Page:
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A young woman sings from the window in Italy, March 13, 2020. Some people in the country asked the public to stand on the balcony and sing or play something, to make people feel united in the quarantine.

A young woman sings from the window in Milan, Italy on March 13, 2020. Some people in the country asked the public to stand on the balcony and sing or play something, to make people feel united in the quarantine. (Photo: Mairo Cinquetti/NurPhoto via Getty Images)

'A Kind of Triumph of Spirit': Locked Down Italians Singing From Balconies Inspire Hope Across World

"This is why so many people through many centuries fall in love with Italy."

Eoin Higgins

Italians under lockdown due to the coronavirus outbreak crisis have inspired people around the world by singing and creating music together from balconies despite not being able to leave their homes. 

A montage video showing Italians serenading one another in high rise apartment buildings and playing music together was "a kind of triumph of spirit," as one Italy-centric Twitter account put it on Friday. 

Videos have poured in from across Italy:

Similar displays took place in Lebanon:

And in Spain, people took to balconies to clap and sing together:

In January in the Chinese city of Wuhan, where the outbreak is believed to have begun, residents chanted "jiāyóu," or "keep up the fight," for the city and its people.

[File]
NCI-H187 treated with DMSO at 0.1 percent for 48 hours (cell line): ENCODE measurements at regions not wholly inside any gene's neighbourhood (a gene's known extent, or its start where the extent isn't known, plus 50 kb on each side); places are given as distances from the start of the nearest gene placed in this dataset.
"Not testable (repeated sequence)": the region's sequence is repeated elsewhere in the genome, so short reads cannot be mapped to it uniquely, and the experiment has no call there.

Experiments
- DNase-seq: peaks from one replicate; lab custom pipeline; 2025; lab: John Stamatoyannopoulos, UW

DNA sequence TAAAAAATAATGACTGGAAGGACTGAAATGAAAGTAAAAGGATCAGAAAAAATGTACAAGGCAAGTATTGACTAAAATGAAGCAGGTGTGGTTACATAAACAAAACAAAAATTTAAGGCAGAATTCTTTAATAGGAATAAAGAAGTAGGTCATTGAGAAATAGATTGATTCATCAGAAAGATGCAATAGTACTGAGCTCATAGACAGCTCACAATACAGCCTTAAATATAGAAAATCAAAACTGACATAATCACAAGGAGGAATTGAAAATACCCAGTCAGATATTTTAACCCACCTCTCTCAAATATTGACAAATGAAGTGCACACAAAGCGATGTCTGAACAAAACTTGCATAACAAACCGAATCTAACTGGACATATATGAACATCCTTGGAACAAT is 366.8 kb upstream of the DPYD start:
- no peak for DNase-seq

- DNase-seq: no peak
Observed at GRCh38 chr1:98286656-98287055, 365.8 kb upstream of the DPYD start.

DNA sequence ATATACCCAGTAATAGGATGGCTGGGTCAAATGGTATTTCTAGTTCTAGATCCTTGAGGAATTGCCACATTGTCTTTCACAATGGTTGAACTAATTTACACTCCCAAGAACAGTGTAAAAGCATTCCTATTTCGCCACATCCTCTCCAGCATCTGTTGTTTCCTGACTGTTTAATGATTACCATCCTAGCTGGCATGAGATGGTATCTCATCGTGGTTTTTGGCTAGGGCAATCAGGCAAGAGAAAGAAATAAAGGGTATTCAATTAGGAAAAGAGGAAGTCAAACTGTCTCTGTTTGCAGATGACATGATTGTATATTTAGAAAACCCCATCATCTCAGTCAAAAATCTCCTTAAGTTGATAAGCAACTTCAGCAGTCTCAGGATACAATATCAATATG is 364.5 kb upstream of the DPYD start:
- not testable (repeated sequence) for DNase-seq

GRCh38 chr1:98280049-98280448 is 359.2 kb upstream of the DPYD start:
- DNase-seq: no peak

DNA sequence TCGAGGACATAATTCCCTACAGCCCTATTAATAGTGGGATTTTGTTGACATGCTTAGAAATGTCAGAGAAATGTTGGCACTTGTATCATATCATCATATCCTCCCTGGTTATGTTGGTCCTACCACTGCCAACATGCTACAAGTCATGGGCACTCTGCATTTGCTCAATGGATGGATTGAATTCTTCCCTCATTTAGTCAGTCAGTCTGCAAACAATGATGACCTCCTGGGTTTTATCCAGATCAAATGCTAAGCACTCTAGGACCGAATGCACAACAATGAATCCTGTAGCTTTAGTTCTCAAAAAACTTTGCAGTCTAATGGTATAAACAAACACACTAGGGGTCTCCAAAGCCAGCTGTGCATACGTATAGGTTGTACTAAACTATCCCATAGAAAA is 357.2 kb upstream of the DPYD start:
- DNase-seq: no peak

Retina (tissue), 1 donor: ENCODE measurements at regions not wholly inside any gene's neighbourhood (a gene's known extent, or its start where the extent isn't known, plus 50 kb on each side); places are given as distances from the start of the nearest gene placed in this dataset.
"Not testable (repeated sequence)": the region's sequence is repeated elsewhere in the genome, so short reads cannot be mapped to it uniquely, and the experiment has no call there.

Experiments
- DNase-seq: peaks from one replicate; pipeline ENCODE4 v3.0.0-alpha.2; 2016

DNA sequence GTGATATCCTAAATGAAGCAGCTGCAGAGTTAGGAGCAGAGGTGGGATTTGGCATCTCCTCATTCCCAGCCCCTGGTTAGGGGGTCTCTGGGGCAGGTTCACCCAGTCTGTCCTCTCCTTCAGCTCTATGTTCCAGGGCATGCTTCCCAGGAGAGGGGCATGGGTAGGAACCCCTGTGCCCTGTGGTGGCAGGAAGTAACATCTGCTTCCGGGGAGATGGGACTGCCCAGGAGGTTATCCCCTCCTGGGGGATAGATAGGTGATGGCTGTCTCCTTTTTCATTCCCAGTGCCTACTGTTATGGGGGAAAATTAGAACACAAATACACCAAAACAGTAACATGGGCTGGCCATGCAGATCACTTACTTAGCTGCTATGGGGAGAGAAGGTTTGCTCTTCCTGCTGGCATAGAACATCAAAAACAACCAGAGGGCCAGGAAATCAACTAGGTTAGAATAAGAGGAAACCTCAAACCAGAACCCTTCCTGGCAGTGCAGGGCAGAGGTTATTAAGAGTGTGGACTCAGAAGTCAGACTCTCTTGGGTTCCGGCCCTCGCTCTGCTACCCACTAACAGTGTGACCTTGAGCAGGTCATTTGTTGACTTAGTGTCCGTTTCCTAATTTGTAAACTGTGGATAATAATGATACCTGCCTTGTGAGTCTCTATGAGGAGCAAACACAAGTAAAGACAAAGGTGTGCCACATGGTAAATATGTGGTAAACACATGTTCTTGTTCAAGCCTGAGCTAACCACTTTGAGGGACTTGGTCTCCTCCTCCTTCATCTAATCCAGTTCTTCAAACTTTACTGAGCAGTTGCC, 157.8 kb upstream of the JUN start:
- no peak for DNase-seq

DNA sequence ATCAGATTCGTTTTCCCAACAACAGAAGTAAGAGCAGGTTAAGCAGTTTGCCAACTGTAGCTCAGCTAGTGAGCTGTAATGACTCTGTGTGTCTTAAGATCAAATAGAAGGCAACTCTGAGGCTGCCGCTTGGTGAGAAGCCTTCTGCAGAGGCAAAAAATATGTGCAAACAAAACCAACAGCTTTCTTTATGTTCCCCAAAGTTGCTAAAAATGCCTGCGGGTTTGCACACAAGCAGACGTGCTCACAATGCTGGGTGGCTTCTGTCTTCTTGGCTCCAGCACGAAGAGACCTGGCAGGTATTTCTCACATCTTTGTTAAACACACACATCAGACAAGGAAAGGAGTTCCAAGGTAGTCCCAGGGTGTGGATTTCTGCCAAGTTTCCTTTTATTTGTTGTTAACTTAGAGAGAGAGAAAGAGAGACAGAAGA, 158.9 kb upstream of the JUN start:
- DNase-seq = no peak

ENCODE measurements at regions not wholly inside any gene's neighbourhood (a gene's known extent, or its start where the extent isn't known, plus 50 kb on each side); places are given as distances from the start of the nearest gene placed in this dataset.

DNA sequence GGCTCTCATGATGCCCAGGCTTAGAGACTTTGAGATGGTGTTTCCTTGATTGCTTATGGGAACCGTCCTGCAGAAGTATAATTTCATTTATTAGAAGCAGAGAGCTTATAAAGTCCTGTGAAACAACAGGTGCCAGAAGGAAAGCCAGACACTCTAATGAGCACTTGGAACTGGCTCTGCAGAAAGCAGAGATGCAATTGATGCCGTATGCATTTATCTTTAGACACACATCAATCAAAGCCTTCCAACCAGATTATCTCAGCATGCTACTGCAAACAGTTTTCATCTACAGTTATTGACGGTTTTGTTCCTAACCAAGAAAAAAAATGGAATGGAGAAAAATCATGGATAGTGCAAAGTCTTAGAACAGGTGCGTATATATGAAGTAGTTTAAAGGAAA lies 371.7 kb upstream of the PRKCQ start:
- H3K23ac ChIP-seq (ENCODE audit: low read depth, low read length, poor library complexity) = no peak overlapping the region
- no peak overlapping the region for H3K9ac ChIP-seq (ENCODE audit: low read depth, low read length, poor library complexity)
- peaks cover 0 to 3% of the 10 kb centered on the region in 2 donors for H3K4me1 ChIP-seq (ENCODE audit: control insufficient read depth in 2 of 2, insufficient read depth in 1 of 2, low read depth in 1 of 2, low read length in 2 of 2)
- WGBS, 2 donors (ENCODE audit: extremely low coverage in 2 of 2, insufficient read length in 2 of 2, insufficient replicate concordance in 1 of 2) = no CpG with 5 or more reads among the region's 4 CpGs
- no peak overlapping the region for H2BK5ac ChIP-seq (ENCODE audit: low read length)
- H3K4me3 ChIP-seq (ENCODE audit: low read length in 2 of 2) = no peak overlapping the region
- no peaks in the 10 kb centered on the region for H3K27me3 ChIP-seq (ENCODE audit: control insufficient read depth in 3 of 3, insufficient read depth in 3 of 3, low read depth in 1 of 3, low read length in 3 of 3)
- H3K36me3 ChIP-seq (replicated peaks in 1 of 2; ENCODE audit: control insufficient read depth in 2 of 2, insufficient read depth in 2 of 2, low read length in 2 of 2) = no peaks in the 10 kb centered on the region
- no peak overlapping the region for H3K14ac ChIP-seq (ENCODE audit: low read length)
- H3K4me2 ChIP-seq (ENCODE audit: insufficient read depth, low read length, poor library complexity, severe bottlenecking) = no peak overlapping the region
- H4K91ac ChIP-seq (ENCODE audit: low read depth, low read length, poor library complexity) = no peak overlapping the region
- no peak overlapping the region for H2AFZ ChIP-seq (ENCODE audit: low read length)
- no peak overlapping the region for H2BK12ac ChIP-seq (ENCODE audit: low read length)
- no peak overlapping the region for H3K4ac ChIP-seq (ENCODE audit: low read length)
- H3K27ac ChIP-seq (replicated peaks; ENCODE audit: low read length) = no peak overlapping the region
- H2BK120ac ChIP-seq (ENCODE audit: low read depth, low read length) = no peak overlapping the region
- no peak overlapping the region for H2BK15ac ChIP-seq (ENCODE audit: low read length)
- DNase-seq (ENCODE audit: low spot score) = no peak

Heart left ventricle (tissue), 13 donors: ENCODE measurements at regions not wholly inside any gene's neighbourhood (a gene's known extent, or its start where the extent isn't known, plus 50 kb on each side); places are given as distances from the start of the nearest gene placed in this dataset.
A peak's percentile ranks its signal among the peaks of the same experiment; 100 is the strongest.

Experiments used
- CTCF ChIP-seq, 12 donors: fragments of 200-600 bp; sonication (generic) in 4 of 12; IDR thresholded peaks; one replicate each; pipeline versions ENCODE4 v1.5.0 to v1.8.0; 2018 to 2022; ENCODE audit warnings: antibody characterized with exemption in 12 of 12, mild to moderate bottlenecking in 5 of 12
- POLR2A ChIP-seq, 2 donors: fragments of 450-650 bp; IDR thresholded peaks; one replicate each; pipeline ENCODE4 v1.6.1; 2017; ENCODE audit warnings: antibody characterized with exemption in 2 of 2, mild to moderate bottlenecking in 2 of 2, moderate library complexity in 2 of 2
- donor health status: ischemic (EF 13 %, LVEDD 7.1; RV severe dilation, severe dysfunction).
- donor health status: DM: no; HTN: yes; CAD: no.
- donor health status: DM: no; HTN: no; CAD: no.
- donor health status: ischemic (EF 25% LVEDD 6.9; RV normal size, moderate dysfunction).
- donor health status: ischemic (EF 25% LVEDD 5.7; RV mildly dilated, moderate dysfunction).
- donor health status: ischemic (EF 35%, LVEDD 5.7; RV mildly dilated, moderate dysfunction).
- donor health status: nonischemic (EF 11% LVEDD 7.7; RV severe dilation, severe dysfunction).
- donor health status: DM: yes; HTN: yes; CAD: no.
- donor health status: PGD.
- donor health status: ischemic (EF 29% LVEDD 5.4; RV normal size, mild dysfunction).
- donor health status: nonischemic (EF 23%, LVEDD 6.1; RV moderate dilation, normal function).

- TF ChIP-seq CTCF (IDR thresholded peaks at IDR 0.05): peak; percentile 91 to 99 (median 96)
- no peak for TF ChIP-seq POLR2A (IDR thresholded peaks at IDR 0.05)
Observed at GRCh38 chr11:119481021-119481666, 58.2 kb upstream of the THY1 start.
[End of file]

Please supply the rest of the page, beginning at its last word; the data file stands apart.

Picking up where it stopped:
Spanish people under lockdown have also taken time every day to celebrate the efforts of health professionals in the country, as Chef José Andrés shared on social media:

The unprecedented nature and threat of the coronavirus outbreak has led to "social distancing," or a self-imposed quarantine, in most countries in the world in order to slow the rate of infection. But such radical changes to everyday life can come with consequences to one's mental health and immune system, as the University of Washington's Center for the Science of Social Connection director Jonathan Kanter and university PhD psychology student Adam Kuczynski noted on Monday in an article for The Conversation.

"In times of stress and illness, being deprived of social connection can create more stress and illness," Kanter and Kucynski wrote.

By reaching out to one another with song and music, Italians—and others around the world—are seeking out human connection. 


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